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CDC HIV/AIDS/Viral Hepatitis/STD/TB Prevention News Update

INDIA: The Dangerous Communion of Tuberculosis and Diabetes


Asian Tribune (10.10.12)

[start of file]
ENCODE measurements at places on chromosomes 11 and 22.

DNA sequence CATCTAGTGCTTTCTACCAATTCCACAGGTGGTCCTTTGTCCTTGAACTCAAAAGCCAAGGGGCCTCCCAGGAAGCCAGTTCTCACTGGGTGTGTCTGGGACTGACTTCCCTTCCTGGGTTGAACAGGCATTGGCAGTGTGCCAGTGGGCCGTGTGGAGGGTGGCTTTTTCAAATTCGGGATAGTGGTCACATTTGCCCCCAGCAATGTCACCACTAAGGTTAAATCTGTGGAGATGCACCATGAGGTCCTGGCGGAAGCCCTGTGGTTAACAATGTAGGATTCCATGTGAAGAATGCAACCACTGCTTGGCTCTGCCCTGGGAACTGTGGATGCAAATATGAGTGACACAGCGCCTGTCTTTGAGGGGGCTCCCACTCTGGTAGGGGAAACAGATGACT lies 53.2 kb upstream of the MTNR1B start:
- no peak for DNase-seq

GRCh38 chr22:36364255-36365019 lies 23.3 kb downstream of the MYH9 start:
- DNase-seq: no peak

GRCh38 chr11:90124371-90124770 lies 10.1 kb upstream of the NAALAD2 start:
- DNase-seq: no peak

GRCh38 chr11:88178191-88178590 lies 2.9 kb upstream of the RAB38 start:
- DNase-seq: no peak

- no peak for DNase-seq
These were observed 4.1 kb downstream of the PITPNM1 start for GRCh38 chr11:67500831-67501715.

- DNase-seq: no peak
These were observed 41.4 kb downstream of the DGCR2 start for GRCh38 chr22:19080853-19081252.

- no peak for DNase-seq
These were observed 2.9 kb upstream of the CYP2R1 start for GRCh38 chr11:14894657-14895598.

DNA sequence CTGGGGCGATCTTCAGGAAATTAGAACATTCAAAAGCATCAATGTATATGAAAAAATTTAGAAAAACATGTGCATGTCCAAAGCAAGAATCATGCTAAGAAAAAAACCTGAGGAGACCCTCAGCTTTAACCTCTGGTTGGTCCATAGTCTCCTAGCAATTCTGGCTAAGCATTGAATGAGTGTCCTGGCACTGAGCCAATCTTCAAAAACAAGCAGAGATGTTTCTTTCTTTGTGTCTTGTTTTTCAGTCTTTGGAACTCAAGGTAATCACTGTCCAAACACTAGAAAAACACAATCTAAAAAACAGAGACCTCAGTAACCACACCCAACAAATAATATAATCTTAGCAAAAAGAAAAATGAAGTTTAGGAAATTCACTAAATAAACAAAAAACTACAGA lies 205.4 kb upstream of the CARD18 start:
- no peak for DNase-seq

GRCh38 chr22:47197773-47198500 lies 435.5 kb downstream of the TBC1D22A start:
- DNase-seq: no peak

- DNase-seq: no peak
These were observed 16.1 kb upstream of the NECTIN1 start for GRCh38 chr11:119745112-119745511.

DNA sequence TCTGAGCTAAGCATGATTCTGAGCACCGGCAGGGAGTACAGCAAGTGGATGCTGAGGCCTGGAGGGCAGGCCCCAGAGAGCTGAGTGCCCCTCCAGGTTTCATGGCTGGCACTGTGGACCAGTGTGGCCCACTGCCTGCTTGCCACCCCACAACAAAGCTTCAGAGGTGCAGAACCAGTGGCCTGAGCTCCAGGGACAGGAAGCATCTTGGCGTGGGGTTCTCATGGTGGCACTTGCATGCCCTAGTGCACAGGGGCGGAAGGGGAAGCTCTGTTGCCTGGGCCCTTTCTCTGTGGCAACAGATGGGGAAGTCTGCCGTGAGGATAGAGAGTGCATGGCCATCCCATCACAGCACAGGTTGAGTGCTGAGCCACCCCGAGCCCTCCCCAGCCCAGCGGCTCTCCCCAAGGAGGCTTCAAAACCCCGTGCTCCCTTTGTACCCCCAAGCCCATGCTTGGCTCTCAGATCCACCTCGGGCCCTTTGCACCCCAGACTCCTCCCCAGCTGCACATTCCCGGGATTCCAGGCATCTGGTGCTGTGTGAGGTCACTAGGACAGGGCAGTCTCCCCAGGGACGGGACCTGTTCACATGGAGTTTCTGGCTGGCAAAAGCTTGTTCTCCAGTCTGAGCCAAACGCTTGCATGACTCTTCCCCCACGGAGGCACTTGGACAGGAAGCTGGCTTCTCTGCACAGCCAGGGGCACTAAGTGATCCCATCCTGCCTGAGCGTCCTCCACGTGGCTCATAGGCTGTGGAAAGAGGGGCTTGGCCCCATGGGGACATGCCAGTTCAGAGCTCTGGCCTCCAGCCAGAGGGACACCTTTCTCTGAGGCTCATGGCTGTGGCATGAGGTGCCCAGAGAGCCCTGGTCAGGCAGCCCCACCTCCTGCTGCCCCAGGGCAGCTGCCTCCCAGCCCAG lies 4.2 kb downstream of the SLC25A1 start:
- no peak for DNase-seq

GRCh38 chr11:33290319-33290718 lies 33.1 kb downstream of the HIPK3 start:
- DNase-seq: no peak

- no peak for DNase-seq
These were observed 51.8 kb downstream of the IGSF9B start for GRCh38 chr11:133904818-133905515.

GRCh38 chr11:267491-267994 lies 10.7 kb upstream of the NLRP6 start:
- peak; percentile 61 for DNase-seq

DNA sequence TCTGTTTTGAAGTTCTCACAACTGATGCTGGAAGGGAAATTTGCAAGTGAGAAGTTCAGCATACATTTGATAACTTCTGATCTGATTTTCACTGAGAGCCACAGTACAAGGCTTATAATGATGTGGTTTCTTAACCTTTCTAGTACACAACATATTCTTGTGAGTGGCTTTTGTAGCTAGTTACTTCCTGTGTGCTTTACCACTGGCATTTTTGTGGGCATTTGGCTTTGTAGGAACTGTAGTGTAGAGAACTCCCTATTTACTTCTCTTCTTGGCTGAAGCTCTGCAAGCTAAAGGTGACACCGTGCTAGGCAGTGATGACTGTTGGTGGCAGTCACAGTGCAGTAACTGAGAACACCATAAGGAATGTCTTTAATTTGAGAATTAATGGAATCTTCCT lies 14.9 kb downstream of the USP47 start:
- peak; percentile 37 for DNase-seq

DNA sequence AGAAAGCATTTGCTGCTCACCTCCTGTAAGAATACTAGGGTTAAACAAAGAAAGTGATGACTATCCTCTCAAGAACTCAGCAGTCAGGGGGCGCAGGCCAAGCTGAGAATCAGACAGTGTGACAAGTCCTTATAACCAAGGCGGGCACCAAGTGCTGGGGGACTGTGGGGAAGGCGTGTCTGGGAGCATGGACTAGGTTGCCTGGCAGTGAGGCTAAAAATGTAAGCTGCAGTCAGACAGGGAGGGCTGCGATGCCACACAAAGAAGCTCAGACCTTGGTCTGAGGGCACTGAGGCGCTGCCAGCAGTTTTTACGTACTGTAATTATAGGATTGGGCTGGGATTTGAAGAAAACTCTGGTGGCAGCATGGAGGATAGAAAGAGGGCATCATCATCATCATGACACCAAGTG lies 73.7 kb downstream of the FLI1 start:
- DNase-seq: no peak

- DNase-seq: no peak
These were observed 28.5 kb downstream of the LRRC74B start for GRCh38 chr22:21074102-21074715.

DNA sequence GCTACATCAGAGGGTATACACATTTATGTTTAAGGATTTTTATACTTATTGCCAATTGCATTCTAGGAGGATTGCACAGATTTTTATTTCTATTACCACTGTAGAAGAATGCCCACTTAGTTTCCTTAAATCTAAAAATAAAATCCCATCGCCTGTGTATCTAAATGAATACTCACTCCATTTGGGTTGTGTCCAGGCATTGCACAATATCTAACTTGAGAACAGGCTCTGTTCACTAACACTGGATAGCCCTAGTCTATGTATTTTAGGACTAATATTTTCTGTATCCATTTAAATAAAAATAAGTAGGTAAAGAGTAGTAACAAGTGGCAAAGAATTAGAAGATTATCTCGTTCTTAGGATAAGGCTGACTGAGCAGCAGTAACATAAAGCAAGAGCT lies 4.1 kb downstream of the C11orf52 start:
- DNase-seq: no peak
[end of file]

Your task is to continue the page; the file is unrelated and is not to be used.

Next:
With its high rates of diabetes and tuberculosis, India faces challenges in controlling both diseases. In India in 2011, there were 61.3 million people living with diabetes, and 983,000 deaths from the disease. India also has 1.98 million people developing TB and almost 300,000 people dying of it each year. Patients with diabetes are at greater risk of contracting TB, and diabetes can worsen the course of TB. TB can worsen glycaemic control in patients with diabetes. To address these diseases, strategies are needed to manage patients with both diseases and cross-screen patients with each disease. According to Professor (Dr.) Anthony Harries of the International Union Against Tuberculosis and Lung Disease (The Union), “Diabetes upsets the immune system in different ways and if the immune system is down, the risk of contracting TB as well as other infections increases. So in patients with diabetes, we need to think about TB and screen them, and in patients with TB, we need to think about diabetes. If we do not seriously think about the link between TB [and] diabetes, it may begin to derail some of the good advances made in TB control, especially in countries like China and India.” The increasing incidence of diabetes, especially in low- and middle-income countries, is threatening to have a negative impact on TB control, and vice versa. To address these two diseases and their impact on each other, the World Health Assembly set the target “25 by 25” at its May 2012 meeting. The goal is to reduce deaths from preventable non-communicable diseases (NCDs), such as diabetes, by 25 percent by 2025. The World Health Assembly and The Union published a Collaborative Framework on the Care and Control of Tuberculosis and Diabetes in 2011 that guides national programs, clinicians, and others engaged in the care of patients and prevention and control of diabetes and TB on how to establish a coordinated response to both diseases at organizational and clinical levels. The Union and its China partners conducted an initiative in a few hospitals in China to increase screening of TB patients for diabetes and diabetes patients for TB. A similar initiative is being conducted in India.


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